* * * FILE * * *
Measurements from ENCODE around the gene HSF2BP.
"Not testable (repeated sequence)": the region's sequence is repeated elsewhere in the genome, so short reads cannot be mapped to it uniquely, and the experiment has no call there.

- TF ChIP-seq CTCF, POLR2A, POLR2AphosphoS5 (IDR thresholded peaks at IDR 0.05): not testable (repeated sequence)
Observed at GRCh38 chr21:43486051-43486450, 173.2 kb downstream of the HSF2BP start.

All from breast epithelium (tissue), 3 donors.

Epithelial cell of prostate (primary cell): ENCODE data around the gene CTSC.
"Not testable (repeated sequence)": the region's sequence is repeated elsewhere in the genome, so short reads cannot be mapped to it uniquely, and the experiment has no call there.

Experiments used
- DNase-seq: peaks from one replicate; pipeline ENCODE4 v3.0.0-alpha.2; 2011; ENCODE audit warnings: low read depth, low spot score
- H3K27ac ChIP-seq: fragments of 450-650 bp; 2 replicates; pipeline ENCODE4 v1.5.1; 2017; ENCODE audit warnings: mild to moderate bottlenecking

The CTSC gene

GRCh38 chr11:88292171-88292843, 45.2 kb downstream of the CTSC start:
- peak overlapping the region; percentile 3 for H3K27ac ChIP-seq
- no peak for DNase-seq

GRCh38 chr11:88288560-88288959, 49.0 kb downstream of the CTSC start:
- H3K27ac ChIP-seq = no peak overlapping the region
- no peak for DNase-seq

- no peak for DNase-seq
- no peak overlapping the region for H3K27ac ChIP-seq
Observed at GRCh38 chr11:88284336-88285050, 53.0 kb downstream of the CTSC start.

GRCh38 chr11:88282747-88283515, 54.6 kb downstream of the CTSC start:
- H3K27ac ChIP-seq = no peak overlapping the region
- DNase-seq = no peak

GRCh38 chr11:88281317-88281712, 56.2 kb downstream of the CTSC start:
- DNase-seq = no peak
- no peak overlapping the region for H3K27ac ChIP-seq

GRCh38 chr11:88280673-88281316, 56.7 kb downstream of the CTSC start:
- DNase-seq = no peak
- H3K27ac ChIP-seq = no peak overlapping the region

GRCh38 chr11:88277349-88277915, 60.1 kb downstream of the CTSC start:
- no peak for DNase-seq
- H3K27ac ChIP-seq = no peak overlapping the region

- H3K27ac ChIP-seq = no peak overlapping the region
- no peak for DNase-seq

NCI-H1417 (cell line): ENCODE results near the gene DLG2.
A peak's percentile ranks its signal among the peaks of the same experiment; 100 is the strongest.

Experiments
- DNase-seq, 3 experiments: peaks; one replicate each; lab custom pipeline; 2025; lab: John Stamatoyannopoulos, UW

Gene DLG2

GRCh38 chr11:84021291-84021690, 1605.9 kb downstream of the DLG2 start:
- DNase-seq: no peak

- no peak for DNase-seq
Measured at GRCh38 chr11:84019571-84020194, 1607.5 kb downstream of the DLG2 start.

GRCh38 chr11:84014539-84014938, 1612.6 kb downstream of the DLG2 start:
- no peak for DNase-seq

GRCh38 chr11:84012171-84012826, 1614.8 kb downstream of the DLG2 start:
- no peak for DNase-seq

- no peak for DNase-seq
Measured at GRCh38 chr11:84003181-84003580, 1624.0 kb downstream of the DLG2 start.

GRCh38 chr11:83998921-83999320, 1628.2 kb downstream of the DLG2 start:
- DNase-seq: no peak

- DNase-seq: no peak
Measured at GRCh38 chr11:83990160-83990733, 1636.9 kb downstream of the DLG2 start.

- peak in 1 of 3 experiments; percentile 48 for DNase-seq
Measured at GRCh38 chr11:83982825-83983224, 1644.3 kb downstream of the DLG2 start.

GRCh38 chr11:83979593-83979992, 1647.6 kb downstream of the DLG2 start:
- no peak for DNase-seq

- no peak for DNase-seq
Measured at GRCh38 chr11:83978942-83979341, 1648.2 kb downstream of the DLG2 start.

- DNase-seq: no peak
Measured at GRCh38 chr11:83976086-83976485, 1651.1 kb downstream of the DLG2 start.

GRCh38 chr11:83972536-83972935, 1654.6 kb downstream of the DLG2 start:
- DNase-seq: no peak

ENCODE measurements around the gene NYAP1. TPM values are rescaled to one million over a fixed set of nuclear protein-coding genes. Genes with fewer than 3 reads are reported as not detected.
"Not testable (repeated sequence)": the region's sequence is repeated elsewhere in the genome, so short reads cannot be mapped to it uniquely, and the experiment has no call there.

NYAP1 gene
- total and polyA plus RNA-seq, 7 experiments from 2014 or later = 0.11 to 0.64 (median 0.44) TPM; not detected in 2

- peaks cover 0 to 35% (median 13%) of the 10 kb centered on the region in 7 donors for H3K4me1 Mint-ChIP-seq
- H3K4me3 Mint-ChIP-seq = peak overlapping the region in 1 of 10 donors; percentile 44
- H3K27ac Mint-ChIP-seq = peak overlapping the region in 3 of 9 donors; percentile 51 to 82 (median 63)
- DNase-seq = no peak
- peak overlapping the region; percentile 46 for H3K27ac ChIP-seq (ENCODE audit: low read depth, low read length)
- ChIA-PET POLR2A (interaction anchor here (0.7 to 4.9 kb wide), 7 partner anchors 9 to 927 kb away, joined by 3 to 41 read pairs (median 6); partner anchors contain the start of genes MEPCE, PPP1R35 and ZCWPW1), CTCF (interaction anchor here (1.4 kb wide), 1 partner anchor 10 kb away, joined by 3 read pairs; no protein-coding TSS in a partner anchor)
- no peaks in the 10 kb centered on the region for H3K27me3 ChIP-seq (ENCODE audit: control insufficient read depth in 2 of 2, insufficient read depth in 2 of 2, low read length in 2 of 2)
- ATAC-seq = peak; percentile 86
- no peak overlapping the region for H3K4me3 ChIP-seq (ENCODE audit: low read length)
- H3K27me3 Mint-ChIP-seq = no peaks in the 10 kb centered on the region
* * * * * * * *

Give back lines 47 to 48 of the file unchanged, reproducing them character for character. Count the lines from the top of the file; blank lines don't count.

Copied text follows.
- no peak for DNase-seq

- no peak for DNase-seq